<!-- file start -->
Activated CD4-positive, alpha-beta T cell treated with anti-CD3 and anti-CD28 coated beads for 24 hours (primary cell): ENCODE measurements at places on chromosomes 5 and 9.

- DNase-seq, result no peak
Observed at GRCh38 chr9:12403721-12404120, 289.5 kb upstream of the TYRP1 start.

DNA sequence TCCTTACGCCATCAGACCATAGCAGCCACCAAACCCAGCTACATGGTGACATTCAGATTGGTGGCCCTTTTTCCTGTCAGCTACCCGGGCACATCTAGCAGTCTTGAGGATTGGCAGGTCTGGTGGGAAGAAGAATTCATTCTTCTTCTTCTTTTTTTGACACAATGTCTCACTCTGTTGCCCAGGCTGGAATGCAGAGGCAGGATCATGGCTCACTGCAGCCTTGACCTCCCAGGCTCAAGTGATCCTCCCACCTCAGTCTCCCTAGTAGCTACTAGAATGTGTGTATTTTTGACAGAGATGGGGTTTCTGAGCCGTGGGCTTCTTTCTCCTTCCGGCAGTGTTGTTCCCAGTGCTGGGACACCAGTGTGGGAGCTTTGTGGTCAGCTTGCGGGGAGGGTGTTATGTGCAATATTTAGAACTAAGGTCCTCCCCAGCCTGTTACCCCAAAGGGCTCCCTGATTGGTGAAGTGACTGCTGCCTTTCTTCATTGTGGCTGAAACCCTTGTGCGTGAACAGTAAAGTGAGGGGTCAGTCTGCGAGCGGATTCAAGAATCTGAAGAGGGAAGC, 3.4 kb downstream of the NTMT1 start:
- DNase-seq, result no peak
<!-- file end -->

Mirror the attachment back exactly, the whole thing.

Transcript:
Activated CD4-positive, alpha-beta T cell treated with anti-CD3 and anti-CD28 coated beads for 24 hours (primary cell): ENCODE measurements at places on chromosomes 5 and 9.

- DNase-seq, result no peak
Observed at GRCh38 chr9:12403721-12404120, 289.5 kb upstream of the TYRP1 start.

DNA sequence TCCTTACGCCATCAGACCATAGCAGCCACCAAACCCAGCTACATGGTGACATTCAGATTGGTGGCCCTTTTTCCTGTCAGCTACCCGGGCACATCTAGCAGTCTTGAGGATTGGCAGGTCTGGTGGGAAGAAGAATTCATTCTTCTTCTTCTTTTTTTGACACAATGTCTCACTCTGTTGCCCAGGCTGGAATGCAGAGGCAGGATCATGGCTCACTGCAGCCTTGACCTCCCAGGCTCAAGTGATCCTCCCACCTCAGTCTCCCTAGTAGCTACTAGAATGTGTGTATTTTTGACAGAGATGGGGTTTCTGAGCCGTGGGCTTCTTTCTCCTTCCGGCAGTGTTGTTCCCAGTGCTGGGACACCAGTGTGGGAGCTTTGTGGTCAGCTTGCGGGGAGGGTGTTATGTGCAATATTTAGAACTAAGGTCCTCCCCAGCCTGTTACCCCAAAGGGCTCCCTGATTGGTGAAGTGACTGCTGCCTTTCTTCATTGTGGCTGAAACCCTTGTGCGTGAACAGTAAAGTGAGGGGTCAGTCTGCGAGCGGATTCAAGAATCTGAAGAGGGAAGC, 3.4 kb downstream of the NTMT1 start:
- DNase-seq, result no peak